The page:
Film Review: John Wick Chapter 3: Parabellum

Some movies you just know what you’re gonna get. The third outing of dog avenging killing machine John Wick (Keanu Reeves) was always going to be a relentless action juggernaut moving from one set piece to the next. This ain’t a movie with a lot of nuance, or depth. This is a thrill ride, and a damn fine one.

It picks up just after Chapter 2. Wick has blown away an enemy within the Continental, the shady New York hotel which hosts the assassins and criminals who visit the Big Apple. The Continental, part of an organisation run by the mysterious High Table, is neutral ground and no violence is allowed. Having broken the rules, Wick is marked for death.

Manager of the hotel, Winston (Ian McShane) tells him there’s a bounty on his head but allows him an hour head start before the contract to kill goes live. John starts the film on the run with the clock ticking.

What follows is John having to defeat some of the folks looking to claim the cash, and calling in old favours to try and get out of town. He wants to meet the top man and see if he can do some kind of deal.

Of course, John isn’t gonna go down without a fight and since we saw him go out for justice on the scumbag who killed his dog, we know that he is a skilled ass kicker.

While John looks for a way out a mysterious Adjudicator (Asia Kate Dillon) arrives in New York, to sort things for the High Table. Winston, and several others who helped John are on deadly ground, as they are forced to pay for breaking the rules which say John lost all his priviliges.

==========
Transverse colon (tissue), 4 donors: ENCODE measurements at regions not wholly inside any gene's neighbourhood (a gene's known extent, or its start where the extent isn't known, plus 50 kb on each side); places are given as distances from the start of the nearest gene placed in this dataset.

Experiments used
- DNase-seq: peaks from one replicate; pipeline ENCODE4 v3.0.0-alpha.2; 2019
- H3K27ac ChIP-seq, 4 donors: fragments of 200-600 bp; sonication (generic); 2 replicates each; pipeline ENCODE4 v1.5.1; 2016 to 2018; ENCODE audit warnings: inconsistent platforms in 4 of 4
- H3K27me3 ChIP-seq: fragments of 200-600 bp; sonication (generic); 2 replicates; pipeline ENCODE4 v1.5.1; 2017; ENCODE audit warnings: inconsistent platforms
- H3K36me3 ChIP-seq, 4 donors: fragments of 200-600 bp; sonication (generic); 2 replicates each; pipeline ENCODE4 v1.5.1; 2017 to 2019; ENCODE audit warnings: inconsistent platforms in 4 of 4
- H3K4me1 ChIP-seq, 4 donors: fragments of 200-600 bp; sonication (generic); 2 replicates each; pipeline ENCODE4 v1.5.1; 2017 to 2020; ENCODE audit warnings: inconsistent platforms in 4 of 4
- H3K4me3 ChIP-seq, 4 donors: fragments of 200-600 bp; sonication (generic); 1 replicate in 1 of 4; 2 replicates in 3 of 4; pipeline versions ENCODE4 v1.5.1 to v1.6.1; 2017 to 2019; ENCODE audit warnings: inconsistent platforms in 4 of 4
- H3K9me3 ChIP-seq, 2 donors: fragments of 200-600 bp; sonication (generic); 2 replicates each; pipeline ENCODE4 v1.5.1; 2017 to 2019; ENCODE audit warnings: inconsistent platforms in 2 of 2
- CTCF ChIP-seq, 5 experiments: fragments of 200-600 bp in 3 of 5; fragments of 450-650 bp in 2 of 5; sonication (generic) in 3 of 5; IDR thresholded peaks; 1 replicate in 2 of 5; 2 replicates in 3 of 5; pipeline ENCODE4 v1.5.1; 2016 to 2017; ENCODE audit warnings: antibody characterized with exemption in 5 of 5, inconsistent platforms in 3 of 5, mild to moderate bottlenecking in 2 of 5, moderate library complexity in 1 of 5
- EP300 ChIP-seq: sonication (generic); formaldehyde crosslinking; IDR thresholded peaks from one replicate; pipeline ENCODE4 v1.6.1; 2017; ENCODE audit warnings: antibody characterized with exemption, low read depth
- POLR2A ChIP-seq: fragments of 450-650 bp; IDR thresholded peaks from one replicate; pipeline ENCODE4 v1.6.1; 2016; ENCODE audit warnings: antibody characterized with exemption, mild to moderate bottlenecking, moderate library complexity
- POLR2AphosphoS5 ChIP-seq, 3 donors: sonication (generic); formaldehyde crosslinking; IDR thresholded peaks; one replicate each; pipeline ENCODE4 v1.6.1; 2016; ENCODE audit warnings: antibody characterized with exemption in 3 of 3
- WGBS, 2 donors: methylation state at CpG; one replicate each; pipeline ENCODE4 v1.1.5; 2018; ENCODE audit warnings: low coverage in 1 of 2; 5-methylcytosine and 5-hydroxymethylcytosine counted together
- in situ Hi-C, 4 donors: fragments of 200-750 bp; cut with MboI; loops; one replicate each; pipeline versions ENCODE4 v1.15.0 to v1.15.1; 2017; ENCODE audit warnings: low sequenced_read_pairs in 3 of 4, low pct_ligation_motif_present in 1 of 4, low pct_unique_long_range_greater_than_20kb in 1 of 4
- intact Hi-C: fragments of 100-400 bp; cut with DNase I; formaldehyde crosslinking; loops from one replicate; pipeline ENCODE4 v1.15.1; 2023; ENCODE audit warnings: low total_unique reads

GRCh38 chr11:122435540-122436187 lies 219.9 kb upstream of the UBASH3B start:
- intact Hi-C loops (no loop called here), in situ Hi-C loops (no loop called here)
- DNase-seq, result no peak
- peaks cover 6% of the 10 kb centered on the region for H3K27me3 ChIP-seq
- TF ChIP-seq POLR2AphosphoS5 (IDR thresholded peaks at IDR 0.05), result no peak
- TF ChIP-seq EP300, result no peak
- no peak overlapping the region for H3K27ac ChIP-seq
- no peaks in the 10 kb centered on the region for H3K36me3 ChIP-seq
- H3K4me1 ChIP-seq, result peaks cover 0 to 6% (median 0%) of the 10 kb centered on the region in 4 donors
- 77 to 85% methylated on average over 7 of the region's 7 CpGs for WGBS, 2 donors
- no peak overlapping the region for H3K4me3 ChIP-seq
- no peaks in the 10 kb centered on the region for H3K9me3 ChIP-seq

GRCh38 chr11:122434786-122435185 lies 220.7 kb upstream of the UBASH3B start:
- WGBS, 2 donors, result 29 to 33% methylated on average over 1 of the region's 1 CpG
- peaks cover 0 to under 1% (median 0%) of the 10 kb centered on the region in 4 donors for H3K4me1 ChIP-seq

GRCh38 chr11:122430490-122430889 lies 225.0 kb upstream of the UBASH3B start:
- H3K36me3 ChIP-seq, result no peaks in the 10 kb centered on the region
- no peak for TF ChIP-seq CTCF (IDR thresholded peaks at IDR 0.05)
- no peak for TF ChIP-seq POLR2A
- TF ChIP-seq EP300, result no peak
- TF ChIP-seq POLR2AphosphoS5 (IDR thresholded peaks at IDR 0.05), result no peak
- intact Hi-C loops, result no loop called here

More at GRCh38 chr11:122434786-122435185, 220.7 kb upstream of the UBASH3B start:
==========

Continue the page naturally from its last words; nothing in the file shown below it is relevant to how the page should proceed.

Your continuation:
The action is bone crunching good fun with brutal brawls and some wonderfully OTT gunplay. Wick’s major strength seems to be that he’s hard to kill and takes a lot of punishment. Keanu Reeves is effortlessly cool in a role with sparse dialogue, wading into battle with a variety of weapons and leaving a trail of dead behind him.

Wick is driven by a resolve to survive even if this takes him into the belly of the beast.

Despite the ferocity of the violence (I winced a few times), the movie is largely just fun. Partly because it takes place in a sort of comic book world. The violence is extreme but there’s no moping or broodiness afterwards. It’s violence as entertainment and the slight unreality of the universe helps.

Secret societies, public shootouts without consequences and shady, omniscient cabals mean this never feels like the real world, meaning you never get distracted by thoughts of the fallout and or thoughts of realism. The executive decision to make it disconnected from the real world is a clever one. The over the top nature of the film works in this vaccuum, stopping any “oh, come on!” Moments that happen when grounded in reality movies push it too far.

The cast are great across the board and this is the best performance I’ve seen from Halle Berry in years, partly as its all surface.

Lawrence Fishburne, Angelica Huston and McShane all seem to be enjoying their supporting roles, especially McShane who plays Winston with an unflappable air who remains cool even when under siege by enemy forces. Fishburne’s swaggering, bombastic crime lord is a delight too.

There’s dark humour, quirky supporting characters and a seemingly endless series of inventive ways for henchmen to buy the farm. Sometimes you get action fatigue in movies, but this one didn’t do that thanks to a variety of different types of fights and creative violence.

A rollercoaster of action that barely stops and entertains throughout.

Verdict: 8/10.

Any thoughts? You know what to do. BETEO.

P.S. I slipped in about half a dozen Steven Segal movie titles into this, how many did you spot?

P.P.S. Wrote this review on my phone on a train so apologies for spelling errors.

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